The US didn’t plow billions into any African country except in the form of weapons to Savimbi, Mobutu and their ilk. The fact that leaders such as Kwame Nkrumah had a vision of a united, socialist, African continent, no matter that they screwed up in the end, simply could not be tolerated. And, it can be argued that it failed precisely because the West made damn sure it did.
This is not to say that the leaders of African countries don’t have a part and responsibilities to carry in the current (and past) rounds of meltdown but that’s not the issue, in fact, the Western powers have played a subtle sleight-of-hand by conflating the two issues in an entirely ahistorical manner and most people seem to have bought into it. The global mass media effectively rewrites history pretty well everyday on the 7-o-clock news, so it’s real easy to disconnect the past as it happened from the past as it is presented.
The issue of development today is the same as it was then, except that today the Western powers have run out of excuses. They’ve run out of credible enemies as well, even the Drug Menace is wearing thin, perhaps because a goodly percentage of the western world’s population is stoned on something or other and it can no longer be denied or blamed on swarthy South Americans, or hook-nosed Lebanese ‘terrorists’.
In fact, the western world has run out of excuses entirely for pretty much everything, so in effect, they’re washing their hands of the whole affair by getting the developing world to take the rap. So pervasive is the western propaganda that they’ve even got developing countries buying into the ‘population explosion, too many people’ myth once more and voluntarily sterilizing themselves! At the same time, in some European countries, the population can’t even reproduce itself, they’re all too old!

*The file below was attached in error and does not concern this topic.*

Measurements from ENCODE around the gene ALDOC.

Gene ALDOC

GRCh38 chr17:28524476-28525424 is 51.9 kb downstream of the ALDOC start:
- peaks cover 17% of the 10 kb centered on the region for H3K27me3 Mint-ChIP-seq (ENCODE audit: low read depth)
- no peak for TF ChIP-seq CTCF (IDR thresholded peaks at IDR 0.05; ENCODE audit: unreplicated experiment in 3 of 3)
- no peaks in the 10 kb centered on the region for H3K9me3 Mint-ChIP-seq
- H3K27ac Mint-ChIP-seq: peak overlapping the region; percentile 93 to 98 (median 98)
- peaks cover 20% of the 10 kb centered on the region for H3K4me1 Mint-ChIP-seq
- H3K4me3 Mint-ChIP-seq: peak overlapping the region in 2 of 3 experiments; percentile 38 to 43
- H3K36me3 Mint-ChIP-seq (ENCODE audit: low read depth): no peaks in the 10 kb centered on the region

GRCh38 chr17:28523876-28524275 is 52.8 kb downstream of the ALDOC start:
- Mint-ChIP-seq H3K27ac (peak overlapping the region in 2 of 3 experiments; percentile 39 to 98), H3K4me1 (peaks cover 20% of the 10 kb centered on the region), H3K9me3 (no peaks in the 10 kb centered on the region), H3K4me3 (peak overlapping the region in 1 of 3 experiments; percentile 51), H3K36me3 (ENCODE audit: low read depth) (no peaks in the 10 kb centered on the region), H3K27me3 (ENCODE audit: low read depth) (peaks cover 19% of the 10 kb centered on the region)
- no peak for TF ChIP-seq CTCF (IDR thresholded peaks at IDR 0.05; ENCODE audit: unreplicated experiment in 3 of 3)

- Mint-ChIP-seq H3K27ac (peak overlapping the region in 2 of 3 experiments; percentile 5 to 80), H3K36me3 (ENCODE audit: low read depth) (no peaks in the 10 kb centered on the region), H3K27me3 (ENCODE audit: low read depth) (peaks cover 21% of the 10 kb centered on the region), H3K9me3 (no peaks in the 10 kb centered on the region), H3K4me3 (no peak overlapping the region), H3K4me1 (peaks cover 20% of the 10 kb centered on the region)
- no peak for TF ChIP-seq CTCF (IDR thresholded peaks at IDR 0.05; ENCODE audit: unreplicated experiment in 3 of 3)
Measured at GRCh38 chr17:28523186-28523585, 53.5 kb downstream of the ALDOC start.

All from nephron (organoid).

If I seem angry, it’s because I am. The 20th century saw not only the most horrific events but also the most progressive. It was the century in which entire populations tried, for the first time, to take control of their own lives and they tried and they tried and they tried, and they’re still trying. To have these struggles thrown in our faces as ‘failures’ is the final indignity. The 21st century starts with the most powerful revolution of all, the IT revolution, with its possibilities of producing enough of everything for everybody and doing it globally.
* Pretty much the smallest unit of time we can measure